It sounds like something from a health ad. “1 in 3 will be affected by duplication at some point in their lives.” There is no doubt that all SEOs have had to look at duplication and its impact in some form or other. But your SEO live is on a global scale – then you have got a global duplication problem and it is not going to be quite so simple to fix.
By my estimation, there are eight strategies global marketers can adopt to deal with duplication. The greatest problem occurs with the use of “world languages” by which we mean those languages of global scale which are important in many countries – such as Spanish or English for instance:
- Move your website to local domains
- Set geo-targeting settings in Google Webmaster Tools
- Re-write content
- Use combined canonicals with hreflang tags
- Structure the presentation of your content differently
- Vary the content you deploy by country
- Deploy robots.txt or “no index” tags selectively and carefully!
- Do nothing at all
1. Move your website to local domains
Using local domains or ccTLDs has a lot of advantages – but reducing the impact of duplication on a global site is not generally a function that is widely recognised. Confirmed by Google, as you can see in this Google Webmaster thread, local domains helps Google to understand which country the content belongs to. Local domains are – and probably always will be – a very strong signal for search engines.
2. Set geo-targeting settings in Google Webmaster Tools
Within your Google Webmaster account, you can specify the location to which your content is targeted using either sub-domains or folders to indicate which content goes where. However, most advice you will read on the web simply says “Set the webmaster settings”, but there is a little bit more to this than meets the eye.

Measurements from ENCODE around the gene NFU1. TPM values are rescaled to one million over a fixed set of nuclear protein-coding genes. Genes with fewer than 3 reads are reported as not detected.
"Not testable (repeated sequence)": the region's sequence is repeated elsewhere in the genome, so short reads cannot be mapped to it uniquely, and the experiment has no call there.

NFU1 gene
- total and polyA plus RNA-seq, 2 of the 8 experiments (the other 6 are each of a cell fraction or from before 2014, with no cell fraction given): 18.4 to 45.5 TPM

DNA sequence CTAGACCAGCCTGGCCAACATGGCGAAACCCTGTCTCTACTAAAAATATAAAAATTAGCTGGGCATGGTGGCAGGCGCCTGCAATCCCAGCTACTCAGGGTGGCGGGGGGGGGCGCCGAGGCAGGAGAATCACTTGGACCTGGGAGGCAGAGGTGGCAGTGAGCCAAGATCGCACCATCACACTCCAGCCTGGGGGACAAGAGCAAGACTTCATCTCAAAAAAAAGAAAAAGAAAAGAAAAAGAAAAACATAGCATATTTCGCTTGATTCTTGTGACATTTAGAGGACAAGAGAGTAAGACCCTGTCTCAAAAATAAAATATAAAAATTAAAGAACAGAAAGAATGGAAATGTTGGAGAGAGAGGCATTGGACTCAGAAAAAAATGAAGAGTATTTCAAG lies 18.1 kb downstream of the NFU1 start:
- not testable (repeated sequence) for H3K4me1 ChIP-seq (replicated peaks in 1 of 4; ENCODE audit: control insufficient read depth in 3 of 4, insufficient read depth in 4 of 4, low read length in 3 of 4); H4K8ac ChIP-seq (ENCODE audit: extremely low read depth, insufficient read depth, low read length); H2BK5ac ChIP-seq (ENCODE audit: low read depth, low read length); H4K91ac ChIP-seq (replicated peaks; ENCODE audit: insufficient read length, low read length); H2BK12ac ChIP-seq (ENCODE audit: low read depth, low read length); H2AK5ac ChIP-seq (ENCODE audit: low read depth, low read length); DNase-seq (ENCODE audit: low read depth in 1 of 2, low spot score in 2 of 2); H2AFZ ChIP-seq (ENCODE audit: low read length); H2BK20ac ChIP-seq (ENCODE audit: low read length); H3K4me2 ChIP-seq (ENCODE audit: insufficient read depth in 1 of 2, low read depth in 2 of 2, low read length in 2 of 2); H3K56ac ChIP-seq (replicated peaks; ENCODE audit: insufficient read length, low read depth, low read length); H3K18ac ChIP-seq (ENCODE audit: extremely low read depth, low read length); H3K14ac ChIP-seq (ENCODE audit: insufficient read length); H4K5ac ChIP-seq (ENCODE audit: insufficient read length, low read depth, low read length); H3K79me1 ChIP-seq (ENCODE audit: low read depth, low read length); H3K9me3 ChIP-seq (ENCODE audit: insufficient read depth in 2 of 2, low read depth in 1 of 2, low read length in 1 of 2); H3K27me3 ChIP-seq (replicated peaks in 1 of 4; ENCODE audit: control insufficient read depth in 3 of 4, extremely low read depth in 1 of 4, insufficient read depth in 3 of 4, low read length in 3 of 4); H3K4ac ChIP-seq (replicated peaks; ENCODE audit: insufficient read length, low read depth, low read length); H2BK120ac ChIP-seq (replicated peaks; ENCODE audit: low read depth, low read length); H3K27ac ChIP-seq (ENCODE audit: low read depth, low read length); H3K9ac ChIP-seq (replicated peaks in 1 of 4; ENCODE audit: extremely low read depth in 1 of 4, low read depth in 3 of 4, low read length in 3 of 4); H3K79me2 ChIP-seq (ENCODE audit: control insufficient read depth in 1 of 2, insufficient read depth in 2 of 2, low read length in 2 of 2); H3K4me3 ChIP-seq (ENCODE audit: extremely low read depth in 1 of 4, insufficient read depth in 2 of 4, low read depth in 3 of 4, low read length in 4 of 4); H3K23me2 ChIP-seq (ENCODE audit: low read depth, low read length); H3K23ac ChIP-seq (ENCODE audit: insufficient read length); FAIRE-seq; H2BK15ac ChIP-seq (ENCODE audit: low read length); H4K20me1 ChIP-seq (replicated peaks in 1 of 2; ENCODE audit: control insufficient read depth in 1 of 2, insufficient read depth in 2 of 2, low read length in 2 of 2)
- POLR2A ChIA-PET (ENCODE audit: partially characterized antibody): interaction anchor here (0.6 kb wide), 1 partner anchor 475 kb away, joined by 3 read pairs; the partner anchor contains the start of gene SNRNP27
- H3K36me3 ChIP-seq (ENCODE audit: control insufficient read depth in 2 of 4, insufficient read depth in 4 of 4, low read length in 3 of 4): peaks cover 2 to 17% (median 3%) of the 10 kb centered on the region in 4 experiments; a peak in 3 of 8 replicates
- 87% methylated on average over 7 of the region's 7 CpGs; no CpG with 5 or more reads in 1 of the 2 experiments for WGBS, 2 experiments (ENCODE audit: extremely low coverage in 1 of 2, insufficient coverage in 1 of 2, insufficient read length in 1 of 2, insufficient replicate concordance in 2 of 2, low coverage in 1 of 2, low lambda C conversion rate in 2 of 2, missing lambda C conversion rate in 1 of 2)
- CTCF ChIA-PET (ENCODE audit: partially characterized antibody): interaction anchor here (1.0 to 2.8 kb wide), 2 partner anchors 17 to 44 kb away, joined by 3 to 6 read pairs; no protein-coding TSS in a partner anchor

For the content which is targeted at a specific country, let’s take Mexico as an example, only searchers querying the Mexican version of Google will find that content readily. What this means is, if you had two versions of Spanish on your website and you targeted one at Spain and the other at Mexico, you would actually perform less well in the other Spanish-speaking countries.
A solution for you may be to target all of your Spanish content to their individual countries and then to allow one Spanish version to remain open for the rest of the world. However, make sure you test this to see that it is working.
3. Re-write content
This is an obvious strategy though the one which most are actively striving to avoid because of the level of cost involved with maintaining various different versions of the same language. However, do not knock it. there are reasons why you would indeed want to do this including that you want to speak more relevantly to the target audience in the country you are addressing.
Do not forget also, that the strategies in this list can be mixed and matched. You may in fact want to harmonise a number of Spanish pages with the audience in Argentina to improve the conversion rate – but leave the back-up content to other duplication avoidance strategies.
4. Use combined canonicals with hreflang tags